Book Review by Frank O’Shea
THE QUEEN OF DIRT ISLAND. By Donal Ryan. Doubleday 2022. 242 pp.
The first thing that strikes you is the structure of the book: 121 chapters, each with a one-word title and a one-sentence opening paragraph, each finishing before the bottom of its second page. There are no punctuation marks to indicate speech, but you don’t miss them, because the conversations flow naturally from the prose.
There is one other thing that you will notice if you have read any of Donal Ryan’s books. It is the subtle change in the settings for the story. Ryan is noted for writing about small Irish villages and towns in an affectionate way, people supporting each other and being nice to each other. But here he is probably closer to how such places actually operate, the tensions and divisions and petty jealousies.
The language too, is stronger, something near a record use of the f-word, as noun, verb and participle. The worst offenders, it must be said, are the women in the story who seem to be in verbal conflict for much of their dealings with each other. The difference, however, is that they love each other dearly and the words are often only a cover for this affection. They are fighting their own fragility, their humanity and weaknesses, but they come together against any outside pressures, whether words or actions.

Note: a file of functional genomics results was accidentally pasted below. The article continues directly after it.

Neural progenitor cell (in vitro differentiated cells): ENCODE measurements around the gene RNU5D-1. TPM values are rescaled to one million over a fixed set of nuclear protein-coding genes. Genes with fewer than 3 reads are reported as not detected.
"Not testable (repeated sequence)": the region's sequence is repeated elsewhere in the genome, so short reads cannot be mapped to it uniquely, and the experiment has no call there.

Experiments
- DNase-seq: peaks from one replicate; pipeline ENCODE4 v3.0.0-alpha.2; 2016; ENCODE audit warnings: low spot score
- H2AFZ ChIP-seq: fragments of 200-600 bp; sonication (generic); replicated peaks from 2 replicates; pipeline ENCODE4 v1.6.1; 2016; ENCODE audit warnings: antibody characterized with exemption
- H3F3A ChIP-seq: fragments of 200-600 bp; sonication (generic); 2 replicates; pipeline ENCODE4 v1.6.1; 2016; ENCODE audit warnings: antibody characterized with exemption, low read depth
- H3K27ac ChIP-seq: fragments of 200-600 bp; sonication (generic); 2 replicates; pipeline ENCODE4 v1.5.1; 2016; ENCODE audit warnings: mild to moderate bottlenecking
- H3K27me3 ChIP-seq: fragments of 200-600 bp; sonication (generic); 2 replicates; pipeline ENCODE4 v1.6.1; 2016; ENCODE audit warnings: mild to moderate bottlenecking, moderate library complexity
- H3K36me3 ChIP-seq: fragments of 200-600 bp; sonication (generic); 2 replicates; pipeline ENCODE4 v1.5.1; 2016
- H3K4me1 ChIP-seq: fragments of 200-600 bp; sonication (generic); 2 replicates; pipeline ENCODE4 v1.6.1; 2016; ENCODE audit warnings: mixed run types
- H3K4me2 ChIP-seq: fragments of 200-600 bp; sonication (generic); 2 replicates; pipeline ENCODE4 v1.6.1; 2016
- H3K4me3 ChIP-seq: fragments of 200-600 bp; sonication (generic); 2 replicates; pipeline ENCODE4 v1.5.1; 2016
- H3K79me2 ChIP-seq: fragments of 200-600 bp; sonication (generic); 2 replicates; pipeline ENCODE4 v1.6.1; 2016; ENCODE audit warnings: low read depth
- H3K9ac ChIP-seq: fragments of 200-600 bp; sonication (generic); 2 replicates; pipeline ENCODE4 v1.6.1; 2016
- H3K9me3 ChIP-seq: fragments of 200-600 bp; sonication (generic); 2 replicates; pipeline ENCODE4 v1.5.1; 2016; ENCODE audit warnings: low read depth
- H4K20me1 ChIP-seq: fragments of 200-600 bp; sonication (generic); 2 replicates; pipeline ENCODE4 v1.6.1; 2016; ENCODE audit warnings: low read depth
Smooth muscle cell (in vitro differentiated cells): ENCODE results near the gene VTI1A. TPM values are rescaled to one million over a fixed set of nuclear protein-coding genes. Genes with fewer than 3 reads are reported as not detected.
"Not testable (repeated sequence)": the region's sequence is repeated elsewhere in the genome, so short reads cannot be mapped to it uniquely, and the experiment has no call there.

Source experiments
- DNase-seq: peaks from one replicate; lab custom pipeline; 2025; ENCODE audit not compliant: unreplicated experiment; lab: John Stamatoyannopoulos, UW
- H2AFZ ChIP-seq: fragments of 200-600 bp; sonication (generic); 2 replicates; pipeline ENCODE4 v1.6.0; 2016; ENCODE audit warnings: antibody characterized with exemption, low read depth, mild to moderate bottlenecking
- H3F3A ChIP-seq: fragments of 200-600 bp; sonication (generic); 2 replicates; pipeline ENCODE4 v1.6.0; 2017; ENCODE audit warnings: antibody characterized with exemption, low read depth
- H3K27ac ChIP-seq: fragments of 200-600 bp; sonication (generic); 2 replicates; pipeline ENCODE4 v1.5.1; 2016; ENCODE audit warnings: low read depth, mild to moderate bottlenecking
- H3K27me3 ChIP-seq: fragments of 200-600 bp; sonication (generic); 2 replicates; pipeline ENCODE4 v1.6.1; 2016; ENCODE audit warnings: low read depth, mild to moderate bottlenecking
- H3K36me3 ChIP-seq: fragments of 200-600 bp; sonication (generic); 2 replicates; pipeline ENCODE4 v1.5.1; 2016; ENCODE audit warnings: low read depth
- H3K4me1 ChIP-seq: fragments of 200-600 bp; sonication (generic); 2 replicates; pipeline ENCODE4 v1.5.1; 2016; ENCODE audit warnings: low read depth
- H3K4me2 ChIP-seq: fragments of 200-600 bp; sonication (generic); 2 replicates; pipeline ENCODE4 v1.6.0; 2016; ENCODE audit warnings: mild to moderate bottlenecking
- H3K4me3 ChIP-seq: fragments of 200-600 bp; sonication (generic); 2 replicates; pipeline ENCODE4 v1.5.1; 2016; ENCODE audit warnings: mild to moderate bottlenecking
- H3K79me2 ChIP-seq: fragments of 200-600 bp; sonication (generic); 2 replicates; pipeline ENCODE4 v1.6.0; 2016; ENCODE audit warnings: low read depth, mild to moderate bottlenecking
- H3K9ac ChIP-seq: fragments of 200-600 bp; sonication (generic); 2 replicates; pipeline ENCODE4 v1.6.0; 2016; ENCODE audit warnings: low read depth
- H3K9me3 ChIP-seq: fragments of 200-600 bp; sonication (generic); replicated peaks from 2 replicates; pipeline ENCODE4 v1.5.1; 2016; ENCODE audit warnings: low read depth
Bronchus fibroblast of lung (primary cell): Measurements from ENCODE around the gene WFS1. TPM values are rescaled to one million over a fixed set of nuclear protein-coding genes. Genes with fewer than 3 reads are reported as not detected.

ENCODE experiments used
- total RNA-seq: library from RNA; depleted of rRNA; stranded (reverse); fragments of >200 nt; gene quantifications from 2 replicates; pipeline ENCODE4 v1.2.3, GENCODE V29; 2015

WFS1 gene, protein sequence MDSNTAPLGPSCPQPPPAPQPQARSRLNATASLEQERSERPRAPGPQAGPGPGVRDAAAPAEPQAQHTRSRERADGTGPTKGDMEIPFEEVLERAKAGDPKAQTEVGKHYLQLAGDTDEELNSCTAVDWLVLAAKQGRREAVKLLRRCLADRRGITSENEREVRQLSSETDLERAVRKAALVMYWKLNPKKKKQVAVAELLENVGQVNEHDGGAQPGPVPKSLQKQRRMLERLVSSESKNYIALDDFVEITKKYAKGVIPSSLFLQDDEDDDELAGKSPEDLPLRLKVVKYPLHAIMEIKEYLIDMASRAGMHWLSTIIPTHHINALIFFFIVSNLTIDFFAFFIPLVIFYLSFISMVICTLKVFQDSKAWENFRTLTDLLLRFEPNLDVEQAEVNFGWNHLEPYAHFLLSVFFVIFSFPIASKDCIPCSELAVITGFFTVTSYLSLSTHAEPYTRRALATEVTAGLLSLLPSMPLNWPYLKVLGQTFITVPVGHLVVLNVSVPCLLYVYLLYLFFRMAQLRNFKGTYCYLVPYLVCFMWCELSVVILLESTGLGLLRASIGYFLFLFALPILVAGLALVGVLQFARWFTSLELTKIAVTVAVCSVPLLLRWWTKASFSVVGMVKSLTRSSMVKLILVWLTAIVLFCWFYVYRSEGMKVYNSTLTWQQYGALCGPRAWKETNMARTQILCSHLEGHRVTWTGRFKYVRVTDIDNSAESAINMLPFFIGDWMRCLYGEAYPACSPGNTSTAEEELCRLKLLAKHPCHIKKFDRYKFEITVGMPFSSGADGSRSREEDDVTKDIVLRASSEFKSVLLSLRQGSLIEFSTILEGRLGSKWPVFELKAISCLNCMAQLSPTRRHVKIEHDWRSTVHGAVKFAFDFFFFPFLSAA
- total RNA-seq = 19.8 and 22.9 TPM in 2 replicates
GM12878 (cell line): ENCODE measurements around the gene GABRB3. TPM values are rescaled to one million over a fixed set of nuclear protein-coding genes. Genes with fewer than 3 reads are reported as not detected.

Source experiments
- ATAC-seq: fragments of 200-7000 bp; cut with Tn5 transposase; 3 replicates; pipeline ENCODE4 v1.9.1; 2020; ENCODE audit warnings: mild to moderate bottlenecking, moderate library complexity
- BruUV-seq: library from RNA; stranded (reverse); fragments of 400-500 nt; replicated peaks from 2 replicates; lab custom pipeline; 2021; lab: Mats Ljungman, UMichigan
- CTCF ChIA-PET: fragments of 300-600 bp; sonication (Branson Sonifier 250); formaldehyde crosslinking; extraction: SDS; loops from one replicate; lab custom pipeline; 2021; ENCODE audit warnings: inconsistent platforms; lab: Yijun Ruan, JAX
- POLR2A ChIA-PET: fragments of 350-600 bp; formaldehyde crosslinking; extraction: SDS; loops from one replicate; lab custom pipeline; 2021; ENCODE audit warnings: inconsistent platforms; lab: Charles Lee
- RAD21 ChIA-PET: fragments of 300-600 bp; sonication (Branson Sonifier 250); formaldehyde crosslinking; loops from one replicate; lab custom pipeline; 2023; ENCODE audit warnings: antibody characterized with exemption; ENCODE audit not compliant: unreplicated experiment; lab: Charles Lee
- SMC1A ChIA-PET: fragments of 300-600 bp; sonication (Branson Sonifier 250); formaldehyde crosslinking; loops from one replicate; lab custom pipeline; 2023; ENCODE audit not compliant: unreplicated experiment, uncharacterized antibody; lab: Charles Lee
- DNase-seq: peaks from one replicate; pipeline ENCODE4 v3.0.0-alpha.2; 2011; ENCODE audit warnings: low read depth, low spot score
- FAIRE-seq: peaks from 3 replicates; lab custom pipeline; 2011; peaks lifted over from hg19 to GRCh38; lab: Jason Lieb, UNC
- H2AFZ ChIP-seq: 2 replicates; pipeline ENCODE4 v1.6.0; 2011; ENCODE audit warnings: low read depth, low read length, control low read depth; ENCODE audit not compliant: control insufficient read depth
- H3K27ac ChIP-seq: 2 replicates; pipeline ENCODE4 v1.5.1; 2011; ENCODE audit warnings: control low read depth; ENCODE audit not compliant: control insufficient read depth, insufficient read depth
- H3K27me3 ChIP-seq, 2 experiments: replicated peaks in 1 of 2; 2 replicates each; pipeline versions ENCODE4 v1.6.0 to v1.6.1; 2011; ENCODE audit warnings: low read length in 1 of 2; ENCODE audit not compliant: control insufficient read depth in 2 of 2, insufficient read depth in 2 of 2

So, let us introduce the characters. In the opening chapter, the father of a newborn is killed in a road accident; he has seen and kissed his new daughter, but he and his wife had not even settled on a name. The child will be called Saoirse. Her mother Eileen will be greatly helped by her husband’s mother, known throughout as Nana. As time moves on, Saoirse will also have a daughter she will name Pearl. The story revolves around these four women and their friends and rivals in the small farming community some distance from town.
It is tempting to summarise some of the rest of the story, extending as it does over a number of years and involving conflict between Eileen and her own family. New characters are introduced – even the IRA gets a small role – but the story never wanders far from the four women. And there is something about the way the story is told in those short, sometimes seemingly disjointed chapters, that persuades this reviewer to suggest to the reader that they should follow him and attack the novel in the same short 24-hour period that he used.
Of course, ‘attack’ is not the right word, but there is something about the way the book is set out, those enticing two-page chapters, that has the reader engrossed long after lights out. This may well be Donal Ryan’s best book yet, and that is high commendation indeed. Kenny’s deserve credit for nominating it as their book of the year for 2022.
Frank O’Shea is a member of the Tintean editorial team.